According to the Pew Research Center (2015), 76% of Internet users have at least one social media account. The continuing rise of social media has been adopted by many business institutions as it enables them the opportunity to examine the background of their employees and candidates (Hazelton & Terhorst, 2015). Thus, social media has progressed from checking criminal convictions to exploring the ethical characteristics of an online persona (Vallor, 2015).
Figure 2. Definition of ethics, adapted from Oxford Dictionaries (2017). Self-produced via Canva.
Figure 3. Definition of business ethics from Drushal and German (2011). Self-produced via Canva.
Davison et al., (2012) argues it is unethical for recruiters to make a decision based on someone’s social profile since it may contain private content. Additionally, Maltby (2014) stated that monitoring social media of employees generates unrelated work issues. As a result, it is important to consider an individual’s right to privacy (Abril et al., 2012).
Figure 4. Ethics of social media and privacy. Self-produced via Google Slides.
Regarding privacy, two prominent ethical challenges are raised. The first involves the person’s morality on their online networks, while the second refers to user information that companies track (Lauby, 2012). For instance, Luckwaldt (2014) illustrates how businesses examine social media accounts to police employees’ behaviours. This can induce fear, which supports critique by Kumar (2015), that employees feel anxious due to institutions monitoring their online media. Consequently, people aware of this supervision can feel more self-conscious about their online privacy and profiles (Drexler, 2014).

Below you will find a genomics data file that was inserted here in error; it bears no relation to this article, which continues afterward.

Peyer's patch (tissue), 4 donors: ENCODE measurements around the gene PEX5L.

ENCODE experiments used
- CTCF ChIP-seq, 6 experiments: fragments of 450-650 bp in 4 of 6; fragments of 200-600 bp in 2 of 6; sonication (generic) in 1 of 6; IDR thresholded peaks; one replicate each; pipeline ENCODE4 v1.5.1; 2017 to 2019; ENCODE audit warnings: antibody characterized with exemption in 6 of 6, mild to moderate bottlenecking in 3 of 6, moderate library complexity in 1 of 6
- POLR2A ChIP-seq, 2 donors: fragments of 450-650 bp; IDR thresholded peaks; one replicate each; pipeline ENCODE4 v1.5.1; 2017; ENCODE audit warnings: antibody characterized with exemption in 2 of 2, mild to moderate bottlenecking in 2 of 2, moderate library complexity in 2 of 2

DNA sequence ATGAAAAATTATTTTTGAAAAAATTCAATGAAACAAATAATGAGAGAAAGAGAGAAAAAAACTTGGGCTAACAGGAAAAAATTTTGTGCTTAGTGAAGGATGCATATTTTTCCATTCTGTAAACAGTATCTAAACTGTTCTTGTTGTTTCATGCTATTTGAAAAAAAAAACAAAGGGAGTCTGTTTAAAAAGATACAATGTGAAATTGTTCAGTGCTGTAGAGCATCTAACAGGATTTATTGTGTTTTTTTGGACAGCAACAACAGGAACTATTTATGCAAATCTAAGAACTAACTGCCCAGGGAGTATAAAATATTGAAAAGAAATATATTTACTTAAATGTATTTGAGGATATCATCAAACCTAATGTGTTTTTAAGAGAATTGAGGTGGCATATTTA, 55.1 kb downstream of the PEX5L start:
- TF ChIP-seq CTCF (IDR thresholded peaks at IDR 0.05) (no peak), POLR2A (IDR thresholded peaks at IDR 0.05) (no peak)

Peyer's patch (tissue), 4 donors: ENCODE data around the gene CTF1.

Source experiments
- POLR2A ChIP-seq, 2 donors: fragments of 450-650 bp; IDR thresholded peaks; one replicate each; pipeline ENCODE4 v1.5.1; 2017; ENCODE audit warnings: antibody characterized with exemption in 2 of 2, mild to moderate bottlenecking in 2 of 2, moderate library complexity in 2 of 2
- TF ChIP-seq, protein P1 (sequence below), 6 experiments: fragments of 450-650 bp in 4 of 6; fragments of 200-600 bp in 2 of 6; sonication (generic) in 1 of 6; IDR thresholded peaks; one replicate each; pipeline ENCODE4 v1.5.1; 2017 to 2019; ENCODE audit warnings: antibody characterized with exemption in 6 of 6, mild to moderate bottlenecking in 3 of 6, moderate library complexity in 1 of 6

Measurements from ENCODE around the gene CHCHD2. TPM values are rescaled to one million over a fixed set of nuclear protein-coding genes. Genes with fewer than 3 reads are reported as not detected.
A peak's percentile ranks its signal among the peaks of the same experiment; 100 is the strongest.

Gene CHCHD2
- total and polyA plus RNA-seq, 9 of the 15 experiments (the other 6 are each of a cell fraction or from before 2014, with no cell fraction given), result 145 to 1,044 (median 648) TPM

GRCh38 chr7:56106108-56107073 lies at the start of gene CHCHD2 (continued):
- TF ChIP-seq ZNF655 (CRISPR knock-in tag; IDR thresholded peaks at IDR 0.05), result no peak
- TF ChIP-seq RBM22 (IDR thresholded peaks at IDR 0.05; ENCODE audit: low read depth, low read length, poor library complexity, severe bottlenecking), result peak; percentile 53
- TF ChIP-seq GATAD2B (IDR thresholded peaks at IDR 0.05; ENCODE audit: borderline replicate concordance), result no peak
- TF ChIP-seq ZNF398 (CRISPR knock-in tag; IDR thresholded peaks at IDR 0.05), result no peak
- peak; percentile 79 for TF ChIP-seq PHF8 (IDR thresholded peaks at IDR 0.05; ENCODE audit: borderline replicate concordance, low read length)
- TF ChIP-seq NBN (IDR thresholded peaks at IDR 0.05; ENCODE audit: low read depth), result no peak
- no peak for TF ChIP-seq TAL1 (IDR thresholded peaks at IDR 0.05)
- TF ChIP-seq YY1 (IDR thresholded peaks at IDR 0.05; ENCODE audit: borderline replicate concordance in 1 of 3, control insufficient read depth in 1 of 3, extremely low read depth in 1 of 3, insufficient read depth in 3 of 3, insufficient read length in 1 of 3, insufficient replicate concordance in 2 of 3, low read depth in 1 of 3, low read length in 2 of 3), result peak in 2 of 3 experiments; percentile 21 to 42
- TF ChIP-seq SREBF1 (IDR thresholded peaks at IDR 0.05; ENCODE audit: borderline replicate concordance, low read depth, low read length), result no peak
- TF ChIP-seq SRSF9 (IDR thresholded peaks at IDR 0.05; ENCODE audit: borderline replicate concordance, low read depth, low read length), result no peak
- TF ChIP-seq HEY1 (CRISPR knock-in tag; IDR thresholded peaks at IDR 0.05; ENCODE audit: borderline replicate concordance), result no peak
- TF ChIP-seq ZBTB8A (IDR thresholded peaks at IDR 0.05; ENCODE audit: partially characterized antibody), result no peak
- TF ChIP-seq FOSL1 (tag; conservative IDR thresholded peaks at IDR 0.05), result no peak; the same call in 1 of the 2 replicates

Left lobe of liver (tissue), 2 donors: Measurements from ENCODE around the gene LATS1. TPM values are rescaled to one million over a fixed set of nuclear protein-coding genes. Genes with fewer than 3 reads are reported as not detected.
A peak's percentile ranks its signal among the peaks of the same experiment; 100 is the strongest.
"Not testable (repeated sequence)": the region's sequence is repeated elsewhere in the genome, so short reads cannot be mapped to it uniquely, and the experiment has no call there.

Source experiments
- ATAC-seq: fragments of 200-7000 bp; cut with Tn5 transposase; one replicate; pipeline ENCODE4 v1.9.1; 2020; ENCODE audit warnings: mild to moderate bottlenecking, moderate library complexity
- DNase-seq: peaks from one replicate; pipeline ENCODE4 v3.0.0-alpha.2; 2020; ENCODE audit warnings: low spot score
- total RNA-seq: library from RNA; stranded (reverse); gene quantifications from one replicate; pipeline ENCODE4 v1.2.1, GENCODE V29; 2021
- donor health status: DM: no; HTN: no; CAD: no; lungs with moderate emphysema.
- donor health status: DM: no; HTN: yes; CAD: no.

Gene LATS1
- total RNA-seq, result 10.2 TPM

Figure 5. Examples of privacy invasion. Self-produced via PowToon.
Businesses often overlook the reasons and motivations behind personal social media use, whereby most people use it as a form of expression and communication (Ahn, 2011). Thus, companies may limit that candidate or employee’s use of social media as they have to be attentive of online content (CIPD, 2010). In contrast, Williams (2016) argues that Facebook Messenger ensures privacy, while Debatin et al., (2009) indicates there is a rise in user privacy. These suggestions signify that social media blurs the boundaries between personal and professional life. The ambiguous control companies have over social media and privacy challenges what course of actions to take, without limiting freedom of expression (Cavico et al., 2013).
Countering the Issue
Overall, businesses should fully assess the ethical challenges of using social media to safeguard the company. I believe a social media policy that aligns with a company’s ethics policy should be implemented – this can guide an employee’s use of social media on behalf of the institution while maintaining a degree of personal usage and privacy (IBE, 2011). Such a policy would reduce legal risks, and discourage behaviour that leads to negative consequences (Kaupins & Park, 2010).
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Figure 1. Self-produced from Adobe Photoshop CS5.
Figure 2. Self-produced from Canva.
Figure 3. Self-produced from Canva.
Figure 4. Self-produced from Google Slides.
Figure 5. Self-produced from PowToon.